Safe, not sorry
WEAVE opens new safe house for abused women and children
The interior of the new, $4 million safe house, a shelter for battered women and children in Sacramento, is like that of a lovely, modern, breezy resort. Built by Women Escaping a Violent Environment, it’s light, airy, charmingly decorated and practically self-sufficient in its in-house services.
But the women and children currently inhabiting it are experiencing about the furthest thing imaginable from a peaceful, planned vacation.
The first clue is the entrance to the compound, developed in a secret Sacramento location. There are formidable barbed-wire security gates and surveillance cameras, codes required for entering and an ever-vigilant staff.
The second is the somber and vulnerable demeanor of its inhabitants. Most of them have recently narrowly escaped serious injury or death at the hands of their abusers. They move about the luxurious space quietly and cautiously, in front of strangers, as if their former abusers might leap through the door any second.
Once placed in the safe house, clients must give up their personal cell phones (they can be traced by GPS devices, so cell-phone companies donate new phones without GPS) and sign a contract promising not to disclose their protected location to anyone.
They are there because their lives and those of their children are in immediate peril at the hands of a domestic abuser. According to Julie Bornhoeft, WEAVE’s development and communications director, the average victim is admitted, leaves and is readmitted to the safe house seven to eight times. It is assumed that the cycle of violence at home is longstanding and hard to break quickly.
The new safe house, which opened in July, has the capacity for up to 80 women and children. This makes it the largest battered-family shelter in Sacramento County, and second largest in California. The initial stay is usually 60 days, but depending on circumstances, clients can stay up to six months.
These new accommodations are an extraordinary improvement on the old safe house, built in 1985 on the same property, that only had five bedrooms. That building is going to be rehabbed into a K-12 classroom with a certified teacher for children. It will also have on-site health care and counseling and legal services.
That’s the good news about the strides WEAVE has made with its services.
The bad news is they may not be able to keep it up. This year, California Gov. Arnold Schwarzenegger eliminated all state funding for the program that funds domestic-violence shelters—$20.4 million —with the stroke of a pen, using his line-item veto authority.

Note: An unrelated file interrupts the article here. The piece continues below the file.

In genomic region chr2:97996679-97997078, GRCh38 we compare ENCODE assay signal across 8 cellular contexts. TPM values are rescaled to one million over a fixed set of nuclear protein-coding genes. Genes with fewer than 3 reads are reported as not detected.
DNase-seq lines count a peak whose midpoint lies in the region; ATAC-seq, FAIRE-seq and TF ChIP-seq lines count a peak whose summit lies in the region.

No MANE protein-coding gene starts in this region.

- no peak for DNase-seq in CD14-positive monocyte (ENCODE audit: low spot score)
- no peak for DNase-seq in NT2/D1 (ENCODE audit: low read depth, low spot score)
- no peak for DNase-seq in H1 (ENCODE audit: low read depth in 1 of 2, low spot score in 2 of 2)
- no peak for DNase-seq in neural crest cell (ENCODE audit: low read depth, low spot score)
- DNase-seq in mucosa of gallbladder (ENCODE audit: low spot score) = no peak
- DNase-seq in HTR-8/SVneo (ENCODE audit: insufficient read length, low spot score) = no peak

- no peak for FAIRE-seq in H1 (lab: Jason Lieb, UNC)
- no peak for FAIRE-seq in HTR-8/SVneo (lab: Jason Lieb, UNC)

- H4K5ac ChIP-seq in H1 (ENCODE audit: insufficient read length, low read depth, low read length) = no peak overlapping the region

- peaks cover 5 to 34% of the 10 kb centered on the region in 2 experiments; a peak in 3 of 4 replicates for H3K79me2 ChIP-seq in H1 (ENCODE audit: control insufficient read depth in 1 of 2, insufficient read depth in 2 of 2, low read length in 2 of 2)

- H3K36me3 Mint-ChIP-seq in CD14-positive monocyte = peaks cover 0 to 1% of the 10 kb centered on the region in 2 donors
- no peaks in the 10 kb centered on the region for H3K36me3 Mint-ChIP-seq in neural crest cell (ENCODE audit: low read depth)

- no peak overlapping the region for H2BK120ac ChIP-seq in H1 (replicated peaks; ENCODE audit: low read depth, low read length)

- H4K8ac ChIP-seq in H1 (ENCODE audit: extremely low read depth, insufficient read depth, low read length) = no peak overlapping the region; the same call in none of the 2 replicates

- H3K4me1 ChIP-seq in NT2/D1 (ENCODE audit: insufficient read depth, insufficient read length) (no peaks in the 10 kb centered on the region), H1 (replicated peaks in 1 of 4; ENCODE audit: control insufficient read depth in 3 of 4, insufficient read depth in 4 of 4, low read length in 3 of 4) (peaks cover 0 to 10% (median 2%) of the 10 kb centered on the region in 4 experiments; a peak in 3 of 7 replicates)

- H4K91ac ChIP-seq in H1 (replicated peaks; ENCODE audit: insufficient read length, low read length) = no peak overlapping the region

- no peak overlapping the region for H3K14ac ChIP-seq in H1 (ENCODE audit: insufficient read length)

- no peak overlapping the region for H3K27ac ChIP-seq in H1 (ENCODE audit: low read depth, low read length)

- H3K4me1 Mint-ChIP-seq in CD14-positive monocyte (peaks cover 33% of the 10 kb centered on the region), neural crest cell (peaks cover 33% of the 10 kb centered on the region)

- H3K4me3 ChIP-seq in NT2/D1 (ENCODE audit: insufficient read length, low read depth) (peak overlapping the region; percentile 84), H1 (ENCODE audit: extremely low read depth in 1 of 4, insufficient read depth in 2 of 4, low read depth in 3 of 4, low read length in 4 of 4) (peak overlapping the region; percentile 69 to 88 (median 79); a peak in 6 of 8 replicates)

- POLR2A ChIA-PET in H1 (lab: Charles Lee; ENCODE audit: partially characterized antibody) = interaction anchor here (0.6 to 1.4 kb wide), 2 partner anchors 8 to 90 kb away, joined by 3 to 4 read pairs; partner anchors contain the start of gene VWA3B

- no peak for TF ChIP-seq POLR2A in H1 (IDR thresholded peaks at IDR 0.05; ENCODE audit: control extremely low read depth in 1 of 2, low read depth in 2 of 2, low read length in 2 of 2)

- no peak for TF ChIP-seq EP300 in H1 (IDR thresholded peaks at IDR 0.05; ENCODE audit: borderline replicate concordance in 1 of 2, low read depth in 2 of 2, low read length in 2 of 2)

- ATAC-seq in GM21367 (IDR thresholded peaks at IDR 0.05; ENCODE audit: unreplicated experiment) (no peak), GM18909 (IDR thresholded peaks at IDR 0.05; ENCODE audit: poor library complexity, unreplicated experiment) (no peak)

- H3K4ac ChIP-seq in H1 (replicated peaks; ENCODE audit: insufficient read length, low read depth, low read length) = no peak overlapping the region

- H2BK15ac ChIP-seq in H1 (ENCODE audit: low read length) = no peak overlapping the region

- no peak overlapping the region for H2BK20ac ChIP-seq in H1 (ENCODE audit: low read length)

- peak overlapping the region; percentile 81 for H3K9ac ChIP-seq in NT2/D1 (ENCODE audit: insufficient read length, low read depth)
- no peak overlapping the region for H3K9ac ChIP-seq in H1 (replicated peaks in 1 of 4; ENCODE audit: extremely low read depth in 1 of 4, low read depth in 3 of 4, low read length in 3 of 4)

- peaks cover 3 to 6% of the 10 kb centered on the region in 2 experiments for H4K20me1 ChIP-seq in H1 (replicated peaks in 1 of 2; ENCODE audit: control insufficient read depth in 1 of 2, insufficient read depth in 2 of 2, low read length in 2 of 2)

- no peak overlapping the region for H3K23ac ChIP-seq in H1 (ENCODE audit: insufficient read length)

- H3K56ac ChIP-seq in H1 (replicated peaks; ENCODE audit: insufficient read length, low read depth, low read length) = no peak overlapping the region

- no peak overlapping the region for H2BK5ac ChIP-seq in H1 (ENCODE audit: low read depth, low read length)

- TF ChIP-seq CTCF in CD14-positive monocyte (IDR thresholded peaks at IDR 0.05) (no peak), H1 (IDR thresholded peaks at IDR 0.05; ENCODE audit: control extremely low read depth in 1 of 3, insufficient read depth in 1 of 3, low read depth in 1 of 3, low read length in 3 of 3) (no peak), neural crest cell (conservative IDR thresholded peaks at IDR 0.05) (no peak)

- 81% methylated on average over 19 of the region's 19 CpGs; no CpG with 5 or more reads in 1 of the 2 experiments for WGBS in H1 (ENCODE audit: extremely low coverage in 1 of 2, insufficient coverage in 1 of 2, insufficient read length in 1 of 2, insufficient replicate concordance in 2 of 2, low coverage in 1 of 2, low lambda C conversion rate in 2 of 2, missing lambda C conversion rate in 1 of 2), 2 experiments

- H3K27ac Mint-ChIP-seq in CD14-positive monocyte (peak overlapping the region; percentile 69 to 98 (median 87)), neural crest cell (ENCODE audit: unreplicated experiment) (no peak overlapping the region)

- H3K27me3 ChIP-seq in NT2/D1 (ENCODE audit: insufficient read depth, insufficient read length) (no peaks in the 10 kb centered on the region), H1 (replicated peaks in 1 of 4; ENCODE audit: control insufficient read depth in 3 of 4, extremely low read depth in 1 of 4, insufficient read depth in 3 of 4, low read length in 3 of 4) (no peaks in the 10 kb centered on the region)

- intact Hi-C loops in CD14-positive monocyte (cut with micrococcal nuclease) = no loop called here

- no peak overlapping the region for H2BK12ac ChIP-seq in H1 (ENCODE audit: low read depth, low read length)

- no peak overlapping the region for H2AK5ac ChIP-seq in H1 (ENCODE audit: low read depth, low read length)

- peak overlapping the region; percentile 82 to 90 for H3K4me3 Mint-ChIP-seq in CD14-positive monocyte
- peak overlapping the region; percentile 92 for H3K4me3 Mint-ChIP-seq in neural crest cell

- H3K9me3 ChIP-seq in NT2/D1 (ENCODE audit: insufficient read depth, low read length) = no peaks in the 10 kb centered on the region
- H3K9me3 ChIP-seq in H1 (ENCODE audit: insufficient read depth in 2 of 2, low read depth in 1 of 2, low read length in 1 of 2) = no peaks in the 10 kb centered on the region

“We were appalled by the governor’s reckless action, in shock,” Sue Else, president of the National Network to End Domestic Violence told The Associated Press.
For WEAVE, those cuts, combined with county cuts, eliminated one-third of their planned yearly budget, jettisoning about $600,000 dollars. They have had to radically cut back on their professional staff, including lawyers and professional therapists, and rely even more heavily on volunteers, who are widely known for their work as 24-hour crisis-line counselors (WEAVE fields up to 20,000 calls a year) and sexual-abuse response teams which guide rape victims through the hellish experience of reporting and being treated in the aftermath of rape.
“These cuts could not have come at a worse time,” said Beth Hassett, executive director of WEAVE. “We have always also relied upon the abiding generosity of corporate and individual donors, but in this economy, everyone has to give less.”
The Washington, D.C.-based national network, which conducts surveys of domestic-violence programs across the country, told the AP that California has the highest number of victims, reporting that “3,872 California victims were served during its 24-hour survey period in September 2008, more than half of them for emergency or temporary housing.”
But 700 clients during that 24-hour time frame were turned away, because of decimated staff numbers. Last year 113 people in California died in domestic-violence-related cases, according to the state attorney general’s office.
That number is expected to rise, with the ever-increasing density of Sacramento’s population, coupled with the insidious effects of a limping economy. In spite of the bad news, WEAVE’s staff remains hopeful and determined.
“We’ve been around since 1978—and we’re not going anywhere,” said Bornhoeft. “Right now we just have to tighten our belts and call upon our longstanding core of donors of over 1,700 individuals and corporations to see us through.”